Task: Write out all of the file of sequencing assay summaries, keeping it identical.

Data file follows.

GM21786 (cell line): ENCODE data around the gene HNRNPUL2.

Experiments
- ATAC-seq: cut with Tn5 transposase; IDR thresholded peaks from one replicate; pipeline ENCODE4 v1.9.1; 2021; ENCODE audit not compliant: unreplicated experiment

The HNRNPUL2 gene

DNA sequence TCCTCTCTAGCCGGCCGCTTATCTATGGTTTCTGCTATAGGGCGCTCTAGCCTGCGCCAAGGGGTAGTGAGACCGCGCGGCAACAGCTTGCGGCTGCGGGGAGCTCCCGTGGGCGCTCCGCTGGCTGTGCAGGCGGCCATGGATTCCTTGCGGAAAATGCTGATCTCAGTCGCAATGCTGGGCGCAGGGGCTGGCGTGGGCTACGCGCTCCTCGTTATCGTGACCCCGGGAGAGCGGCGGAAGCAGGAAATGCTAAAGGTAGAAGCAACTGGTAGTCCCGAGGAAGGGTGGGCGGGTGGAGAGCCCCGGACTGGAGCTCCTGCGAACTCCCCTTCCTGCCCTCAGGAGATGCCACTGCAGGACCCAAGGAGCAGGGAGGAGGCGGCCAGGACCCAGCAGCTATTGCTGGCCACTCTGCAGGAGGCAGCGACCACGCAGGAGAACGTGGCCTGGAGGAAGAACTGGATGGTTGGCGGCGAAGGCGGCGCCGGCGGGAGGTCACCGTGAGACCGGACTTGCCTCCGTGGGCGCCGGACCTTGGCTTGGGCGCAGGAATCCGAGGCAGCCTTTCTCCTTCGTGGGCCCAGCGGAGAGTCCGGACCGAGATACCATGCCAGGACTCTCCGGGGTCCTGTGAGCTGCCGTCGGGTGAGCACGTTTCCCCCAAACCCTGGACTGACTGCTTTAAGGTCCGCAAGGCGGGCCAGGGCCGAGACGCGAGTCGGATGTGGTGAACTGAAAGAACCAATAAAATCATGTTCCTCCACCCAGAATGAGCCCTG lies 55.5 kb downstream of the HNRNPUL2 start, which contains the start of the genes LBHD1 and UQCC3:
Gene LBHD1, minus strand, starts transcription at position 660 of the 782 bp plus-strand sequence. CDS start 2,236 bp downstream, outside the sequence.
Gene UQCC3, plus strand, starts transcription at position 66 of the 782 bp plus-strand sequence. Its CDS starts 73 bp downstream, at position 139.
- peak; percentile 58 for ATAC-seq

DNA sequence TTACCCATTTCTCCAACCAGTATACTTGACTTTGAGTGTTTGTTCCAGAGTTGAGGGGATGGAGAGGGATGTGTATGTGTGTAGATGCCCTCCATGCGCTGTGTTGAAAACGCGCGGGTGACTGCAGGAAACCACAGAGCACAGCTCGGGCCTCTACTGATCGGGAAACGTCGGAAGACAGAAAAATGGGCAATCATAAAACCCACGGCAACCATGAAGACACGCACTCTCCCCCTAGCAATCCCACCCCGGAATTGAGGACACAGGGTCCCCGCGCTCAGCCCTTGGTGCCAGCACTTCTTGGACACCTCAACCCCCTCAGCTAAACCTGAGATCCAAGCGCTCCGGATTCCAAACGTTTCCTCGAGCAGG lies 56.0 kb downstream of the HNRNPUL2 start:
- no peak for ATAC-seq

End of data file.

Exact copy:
GM21786 (cell line): ENCODE data around the gene HNRNPUL2.

Experiments
- ATAC-seq: cut with Tn5 transposase; IDR thresholded peaks from one replicate; pipeline ENCODE4 v1.9.1; 2021; ENCODE audit not compliant: unreplicated experiment

The HNRNPUL2 gene

DNA sequence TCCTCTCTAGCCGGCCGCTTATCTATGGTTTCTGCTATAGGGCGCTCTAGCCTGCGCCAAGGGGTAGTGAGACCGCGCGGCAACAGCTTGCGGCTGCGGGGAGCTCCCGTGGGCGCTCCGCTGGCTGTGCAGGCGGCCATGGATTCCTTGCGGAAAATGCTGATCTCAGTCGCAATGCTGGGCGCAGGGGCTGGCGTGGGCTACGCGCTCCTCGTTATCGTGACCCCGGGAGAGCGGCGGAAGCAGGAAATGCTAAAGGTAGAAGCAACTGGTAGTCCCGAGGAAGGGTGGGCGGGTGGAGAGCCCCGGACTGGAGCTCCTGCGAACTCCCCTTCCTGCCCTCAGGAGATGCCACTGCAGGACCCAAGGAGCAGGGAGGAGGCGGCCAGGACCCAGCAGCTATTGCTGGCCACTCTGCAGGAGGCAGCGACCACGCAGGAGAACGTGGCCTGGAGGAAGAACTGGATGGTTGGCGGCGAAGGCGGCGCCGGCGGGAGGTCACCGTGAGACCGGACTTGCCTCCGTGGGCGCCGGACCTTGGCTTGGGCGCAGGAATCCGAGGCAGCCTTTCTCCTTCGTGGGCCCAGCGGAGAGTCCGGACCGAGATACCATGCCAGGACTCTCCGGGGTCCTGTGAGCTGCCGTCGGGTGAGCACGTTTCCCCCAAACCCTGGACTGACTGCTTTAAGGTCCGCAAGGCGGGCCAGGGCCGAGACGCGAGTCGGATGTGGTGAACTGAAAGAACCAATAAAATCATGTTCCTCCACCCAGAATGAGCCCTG lies 55.5 kb downstream of the HNRNPUL2 start, which contains the start of the genes LBHD1 and UQCC3:
Gene LBHD1, minus strand, starts transcription at position 660 of the 782 bp plus-strand sequence. CDS start 2,236 bp downstream, outside the sequence.
Gene UQCC3, plus strand, starts transcription at position 66 of the 782 bp plus-strand sequence. Its CDS starts 73 bp downstream, at position 139.
- peak; percentile 58 for ATAC-seq

DNA sequence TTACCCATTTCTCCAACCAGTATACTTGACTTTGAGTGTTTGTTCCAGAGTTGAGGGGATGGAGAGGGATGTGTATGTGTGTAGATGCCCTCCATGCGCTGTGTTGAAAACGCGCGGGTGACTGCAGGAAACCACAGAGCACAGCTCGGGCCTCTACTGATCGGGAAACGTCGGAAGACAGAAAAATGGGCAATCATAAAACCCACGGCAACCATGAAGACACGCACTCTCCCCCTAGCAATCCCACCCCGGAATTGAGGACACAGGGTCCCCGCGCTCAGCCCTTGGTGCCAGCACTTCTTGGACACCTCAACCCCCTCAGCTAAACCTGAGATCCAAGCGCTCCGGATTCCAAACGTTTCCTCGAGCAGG lies 56.0 kb downstream of the HNRNPUL2 start:
- no peak for ATAC-seq